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"Contracts, Institutions, and Markets in Historical Perspective" (ECONOMICHISTORY)
Date du début: 1 juil. 2012, Date de fin: 30 juin 2017 PROJET  TERMINÉ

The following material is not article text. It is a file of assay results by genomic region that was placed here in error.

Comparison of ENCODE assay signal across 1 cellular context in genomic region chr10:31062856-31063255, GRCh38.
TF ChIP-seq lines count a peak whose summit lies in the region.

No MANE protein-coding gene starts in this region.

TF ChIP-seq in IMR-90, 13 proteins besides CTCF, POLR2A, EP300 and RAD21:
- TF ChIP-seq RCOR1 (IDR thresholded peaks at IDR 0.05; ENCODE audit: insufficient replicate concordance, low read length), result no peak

"A growing number of scholars are studying the interactions between cultural values, social and religious norms, institutions, and economic outcomes. The rise of markets, as well as the development of contracts that enable mutually beneficial transactions among agents, are one of the central themes in the literature on long-term economic growth.This project contributes to both strands of literature by studying the invention and development of marine insurance contracts in medieval Italy and their subsequent spread all over Europe. It brings the economic approach to previously unexplored historical data housed in archives in Florence, Genoa, Pisa, Palermo, Prato, and Venice.The interest in the historical origin and development of marine insurance contracts is twofold. First, marine contracts are the “parents” of all the other insurance contracts (e.g., fire, life, health, etc) that were developed in subsequent centuries to cope with risk. Second, their invention, as well as other innovations in business practices in the Middle Ages, contributed to the growth of international trade in subsequent centuries.The key novelty of the project stems from combining contract theory with information from thousands of insurance contracts between 1300 and 1550 to explain why marine insurance developed in medieval Italy and then Europe, to study the empirical determinants of insurance contracts in medieval Italy, and to analyze how medieval merchants coped with adverse selection and moral hazard problems.Most scholars agree that marine insurance was unknown to the ancient world. Italian merchants developed the first insurance contracts and other innovations in business practices during and in the aftermath of the Commercial Revolution that swept Europe from roughly 1275 to about 1325. Marine insurance contracts may have developed as a spin-off of earlier contracts which shifted the risk from one party to another (e.g., sea loan, insurance loan). Alternatively, in the early or mid-fourteenth century, sedentary merchants that provided the capital to travelling merchants invented a new type of contract, when they discovered that the existing contract forms had shortcomings in transferring and dividing sea risk.A sample of the questions that this project will address includes:- Why did insurance contracts and a marine insurance market first develop in medieval times and not earlier despite merchants had to deal with the risks associated with maritime trade since antiquity?- What were the empirical determinants of contract form (e.g., insurance premium) in the medieval insurance market?- How did medieval merchants compute insurance premia without having the formal notion of probability that was developed only in the mid-seventeenth century?- How did medieval merchants cope with the typical problems that plague insurance markets, i.e., adverse selection and moral hazard?"